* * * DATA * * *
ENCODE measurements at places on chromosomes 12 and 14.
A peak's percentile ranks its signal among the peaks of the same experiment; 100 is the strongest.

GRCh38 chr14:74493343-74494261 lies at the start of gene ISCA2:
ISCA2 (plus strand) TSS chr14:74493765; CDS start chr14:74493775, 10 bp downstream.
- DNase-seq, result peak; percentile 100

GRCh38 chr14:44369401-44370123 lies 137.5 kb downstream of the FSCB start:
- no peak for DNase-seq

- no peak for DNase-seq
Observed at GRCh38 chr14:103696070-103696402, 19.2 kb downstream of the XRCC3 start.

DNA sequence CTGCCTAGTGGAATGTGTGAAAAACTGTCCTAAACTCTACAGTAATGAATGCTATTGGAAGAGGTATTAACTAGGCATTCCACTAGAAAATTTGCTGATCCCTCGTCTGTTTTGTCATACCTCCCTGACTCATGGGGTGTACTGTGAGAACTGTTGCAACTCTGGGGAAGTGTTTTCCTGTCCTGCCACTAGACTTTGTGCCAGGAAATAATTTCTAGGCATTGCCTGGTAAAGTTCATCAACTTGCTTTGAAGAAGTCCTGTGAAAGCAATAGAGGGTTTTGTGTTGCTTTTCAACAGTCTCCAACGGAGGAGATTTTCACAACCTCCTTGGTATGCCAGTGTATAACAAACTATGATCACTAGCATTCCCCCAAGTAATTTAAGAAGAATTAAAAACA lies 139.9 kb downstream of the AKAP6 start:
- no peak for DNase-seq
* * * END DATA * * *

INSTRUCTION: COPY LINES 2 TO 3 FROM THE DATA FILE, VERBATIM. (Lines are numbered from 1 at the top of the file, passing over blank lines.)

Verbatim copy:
A peak's percentile ranks its signal among the peaks of the same experiment; 100 is the strongest.

GRCh38 chr14:74493343-74494261 lies at the start of gene ISCA2: